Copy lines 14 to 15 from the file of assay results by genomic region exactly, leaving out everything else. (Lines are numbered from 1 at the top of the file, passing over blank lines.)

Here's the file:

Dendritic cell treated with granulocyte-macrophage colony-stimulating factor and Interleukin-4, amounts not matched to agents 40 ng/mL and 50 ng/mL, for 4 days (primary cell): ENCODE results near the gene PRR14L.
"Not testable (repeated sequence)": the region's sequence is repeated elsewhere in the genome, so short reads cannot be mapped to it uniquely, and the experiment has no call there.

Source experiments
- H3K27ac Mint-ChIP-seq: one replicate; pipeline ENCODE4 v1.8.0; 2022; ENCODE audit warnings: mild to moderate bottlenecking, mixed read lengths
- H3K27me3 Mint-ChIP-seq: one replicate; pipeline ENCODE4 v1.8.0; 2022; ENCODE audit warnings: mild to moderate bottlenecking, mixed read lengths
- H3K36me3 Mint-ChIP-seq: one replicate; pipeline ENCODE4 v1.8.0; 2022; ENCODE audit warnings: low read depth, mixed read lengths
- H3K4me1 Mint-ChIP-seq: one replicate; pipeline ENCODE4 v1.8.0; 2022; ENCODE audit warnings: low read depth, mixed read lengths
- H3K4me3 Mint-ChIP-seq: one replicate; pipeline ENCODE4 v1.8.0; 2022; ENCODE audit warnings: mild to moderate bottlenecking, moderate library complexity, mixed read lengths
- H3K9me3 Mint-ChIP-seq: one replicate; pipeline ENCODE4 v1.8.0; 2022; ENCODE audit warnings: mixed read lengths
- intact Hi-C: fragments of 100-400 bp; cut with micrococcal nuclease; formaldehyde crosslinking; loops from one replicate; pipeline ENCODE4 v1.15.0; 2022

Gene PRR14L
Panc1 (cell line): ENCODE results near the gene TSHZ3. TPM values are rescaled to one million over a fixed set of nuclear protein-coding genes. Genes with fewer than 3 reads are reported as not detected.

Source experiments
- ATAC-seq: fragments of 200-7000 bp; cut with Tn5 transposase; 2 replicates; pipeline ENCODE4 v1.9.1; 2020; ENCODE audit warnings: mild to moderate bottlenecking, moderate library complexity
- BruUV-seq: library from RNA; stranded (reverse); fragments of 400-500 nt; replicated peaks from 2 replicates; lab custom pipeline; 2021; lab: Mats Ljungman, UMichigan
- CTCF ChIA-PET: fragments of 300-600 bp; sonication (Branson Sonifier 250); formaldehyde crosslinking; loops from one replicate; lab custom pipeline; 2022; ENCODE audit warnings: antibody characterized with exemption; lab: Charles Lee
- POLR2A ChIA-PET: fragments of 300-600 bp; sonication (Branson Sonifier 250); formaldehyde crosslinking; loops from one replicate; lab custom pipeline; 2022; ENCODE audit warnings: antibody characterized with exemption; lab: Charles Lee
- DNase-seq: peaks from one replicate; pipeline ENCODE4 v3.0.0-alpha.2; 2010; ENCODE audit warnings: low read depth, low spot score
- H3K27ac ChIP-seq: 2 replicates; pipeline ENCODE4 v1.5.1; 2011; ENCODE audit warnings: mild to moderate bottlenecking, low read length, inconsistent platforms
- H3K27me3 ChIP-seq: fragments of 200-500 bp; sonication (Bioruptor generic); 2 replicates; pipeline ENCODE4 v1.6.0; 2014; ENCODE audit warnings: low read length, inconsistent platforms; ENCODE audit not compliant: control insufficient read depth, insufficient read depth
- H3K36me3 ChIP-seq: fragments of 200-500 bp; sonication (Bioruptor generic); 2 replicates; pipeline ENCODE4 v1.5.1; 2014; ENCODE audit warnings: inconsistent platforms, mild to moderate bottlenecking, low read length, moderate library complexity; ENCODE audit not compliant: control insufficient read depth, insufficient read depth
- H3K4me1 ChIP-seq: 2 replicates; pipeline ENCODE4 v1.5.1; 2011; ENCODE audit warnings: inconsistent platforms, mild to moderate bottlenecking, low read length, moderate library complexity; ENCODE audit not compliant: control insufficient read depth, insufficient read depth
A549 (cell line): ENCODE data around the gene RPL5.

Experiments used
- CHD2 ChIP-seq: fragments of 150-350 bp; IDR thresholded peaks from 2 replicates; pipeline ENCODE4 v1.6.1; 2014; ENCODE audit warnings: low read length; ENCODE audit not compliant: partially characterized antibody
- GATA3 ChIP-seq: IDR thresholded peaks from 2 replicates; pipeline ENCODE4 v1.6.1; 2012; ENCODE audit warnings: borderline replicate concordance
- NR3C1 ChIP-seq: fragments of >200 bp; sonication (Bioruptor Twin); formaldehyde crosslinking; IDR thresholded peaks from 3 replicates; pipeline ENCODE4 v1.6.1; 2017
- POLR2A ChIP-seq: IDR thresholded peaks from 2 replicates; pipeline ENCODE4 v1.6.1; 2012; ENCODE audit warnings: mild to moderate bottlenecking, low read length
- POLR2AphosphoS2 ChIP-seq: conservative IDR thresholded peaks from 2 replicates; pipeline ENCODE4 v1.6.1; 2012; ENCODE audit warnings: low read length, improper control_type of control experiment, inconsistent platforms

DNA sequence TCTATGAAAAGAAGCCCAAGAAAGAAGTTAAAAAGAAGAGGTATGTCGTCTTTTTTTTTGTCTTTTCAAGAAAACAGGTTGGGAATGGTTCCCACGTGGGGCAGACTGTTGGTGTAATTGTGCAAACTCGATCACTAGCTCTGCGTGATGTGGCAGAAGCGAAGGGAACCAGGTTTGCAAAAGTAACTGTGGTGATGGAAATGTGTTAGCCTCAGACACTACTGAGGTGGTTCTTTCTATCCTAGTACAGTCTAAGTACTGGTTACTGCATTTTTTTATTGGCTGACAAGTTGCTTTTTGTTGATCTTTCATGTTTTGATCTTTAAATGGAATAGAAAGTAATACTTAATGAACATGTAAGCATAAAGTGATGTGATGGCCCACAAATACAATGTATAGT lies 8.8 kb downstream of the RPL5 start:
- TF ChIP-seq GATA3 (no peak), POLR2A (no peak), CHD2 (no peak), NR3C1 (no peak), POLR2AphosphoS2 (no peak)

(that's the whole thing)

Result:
- ATAC-seq: fragments of 200-7000 bp; cut with Tn5 transposase; 2 replicates; pipeline ENCODE4 v1.9.1; 2020; ENCODE audit warnings: mild to moderate bottlenecking, moderate library complexity
- BruUV-seq: library from RNA; stranded (reverse); fragments of 400-500 nt; replicated peaks from 2 replicates; lab custom pipeline; 2021; lab: Mats Ljungman, UMichigan